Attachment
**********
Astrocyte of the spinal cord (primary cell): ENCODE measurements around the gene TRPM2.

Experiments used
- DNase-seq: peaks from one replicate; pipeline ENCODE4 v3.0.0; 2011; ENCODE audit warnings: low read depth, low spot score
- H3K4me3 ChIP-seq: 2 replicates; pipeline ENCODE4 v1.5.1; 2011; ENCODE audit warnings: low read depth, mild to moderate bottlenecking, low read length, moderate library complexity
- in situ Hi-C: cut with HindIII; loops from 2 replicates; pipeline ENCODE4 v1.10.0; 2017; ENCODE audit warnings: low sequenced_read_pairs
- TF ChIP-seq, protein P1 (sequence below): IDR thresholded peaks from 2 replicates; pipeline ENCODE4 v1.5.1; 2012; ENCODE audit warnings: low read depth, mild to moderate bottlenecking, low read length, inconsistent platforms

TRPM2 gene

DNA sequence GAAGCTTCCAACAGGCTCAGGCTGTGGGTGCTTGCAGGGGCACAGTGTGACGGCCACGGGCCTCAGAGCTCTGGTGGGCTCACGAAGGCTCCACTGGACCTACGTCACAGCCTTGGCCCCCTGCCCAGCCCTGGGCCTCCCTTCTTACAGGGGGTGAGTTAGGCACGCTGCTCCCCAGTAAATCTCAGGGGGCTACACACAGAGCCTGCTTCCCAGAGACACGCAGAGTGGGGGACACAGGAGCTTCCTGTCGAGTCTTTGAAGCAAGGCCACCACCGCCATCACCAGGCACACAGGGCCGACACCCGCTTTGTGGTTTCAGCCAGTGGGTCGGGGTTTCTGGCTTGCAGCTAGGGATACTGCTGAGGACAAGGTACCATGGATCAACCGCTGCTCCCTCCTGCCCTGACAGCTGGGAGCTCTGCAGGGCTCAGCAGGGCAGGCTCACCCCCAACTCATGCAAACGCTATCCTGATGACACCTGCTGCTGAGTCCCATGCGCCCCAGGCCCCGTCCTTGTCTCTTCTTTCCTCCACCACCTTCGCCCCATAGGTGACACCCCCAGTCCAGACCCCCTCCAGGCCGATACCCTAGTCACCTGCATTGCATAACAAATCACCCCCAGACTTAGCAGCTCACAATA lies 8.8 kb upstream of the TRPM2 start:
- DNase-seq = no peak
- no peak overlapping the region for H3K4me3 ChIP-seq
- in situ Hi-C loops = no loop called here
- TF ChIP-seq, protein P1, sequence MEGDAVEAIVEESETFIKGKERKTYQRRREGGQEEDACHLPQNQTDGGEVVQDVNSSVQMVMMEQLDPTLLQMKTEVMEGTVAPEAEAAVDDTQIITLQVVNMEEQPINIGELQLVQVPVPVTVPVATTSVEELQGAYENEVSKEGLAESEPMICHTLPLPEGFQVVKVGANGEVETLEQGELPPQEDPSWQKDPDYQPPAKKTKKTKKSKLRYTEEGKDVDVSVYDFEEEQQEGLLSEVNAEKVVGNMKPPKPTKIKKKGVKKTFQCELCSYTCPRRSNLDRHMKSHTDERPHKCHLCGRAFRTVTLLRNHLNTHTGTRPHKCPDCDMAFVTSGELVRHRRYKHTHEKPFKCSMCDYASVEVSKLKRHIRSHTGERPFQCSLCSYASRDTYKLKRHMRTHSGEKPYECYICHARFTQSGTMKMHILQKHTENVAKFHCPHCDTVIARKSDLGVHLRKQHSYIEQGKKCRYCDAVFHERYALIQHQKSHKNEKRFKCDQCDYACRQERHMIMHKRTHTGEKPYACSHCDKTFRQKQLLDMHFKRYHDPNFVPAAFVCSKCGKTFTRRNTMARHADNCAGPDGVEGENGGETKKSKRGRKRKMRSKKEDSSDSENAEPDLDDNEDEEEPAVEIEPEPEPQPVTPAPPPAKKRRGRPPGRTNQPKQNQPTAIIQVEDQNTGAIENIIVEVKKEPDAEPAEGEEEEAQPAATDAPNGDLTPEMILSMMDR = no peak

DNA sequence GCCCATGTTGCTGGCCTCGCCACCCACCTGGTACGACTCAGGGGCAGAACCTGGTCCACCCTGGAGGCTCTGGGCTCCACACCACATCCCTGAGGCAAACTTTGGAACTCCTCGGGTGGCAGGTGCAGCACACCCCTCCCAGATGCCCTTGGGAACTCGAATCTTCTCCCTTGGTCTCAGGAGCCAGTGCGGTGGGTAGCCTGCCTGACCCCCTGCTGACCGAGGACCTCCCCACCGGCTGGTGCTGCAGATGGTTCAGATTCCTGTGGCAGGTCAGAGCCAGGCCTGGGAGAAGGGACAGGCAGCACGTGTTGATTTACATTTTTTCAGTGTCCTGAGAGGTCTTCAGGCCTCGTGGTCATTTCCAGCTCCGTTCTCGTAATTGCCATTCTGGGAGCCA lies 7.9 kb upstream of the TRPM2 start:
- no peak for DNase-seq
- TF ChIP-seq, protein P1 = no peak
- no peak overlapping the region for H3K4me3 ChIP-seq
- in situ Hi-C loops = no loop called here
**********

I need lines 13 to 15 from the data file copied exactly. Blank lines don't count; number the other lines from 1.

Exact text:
DNA sequence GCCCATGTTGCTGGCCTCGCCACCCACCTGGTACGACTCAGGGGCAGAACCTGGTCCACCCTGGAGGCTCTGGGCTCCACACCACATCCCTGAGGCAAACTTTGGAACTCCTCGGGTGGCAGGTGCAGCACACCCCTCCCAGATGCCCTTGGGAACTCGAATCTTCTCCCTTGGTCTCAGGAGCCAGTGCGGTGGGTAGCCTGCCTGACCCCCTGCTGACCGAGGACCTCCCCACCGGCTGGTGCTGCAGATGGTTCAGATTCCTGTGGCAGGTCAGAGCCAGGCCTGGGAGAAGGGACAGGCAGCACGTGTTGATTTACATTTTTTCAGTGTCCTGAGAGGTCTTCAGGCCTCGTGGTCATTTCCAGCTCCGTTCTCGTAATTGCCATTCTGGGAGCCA lies 7.9 kb upstream of the TRPM2 start:
- no peak for DNase-seq
- TF ChIP-seq, protein P1 = no peak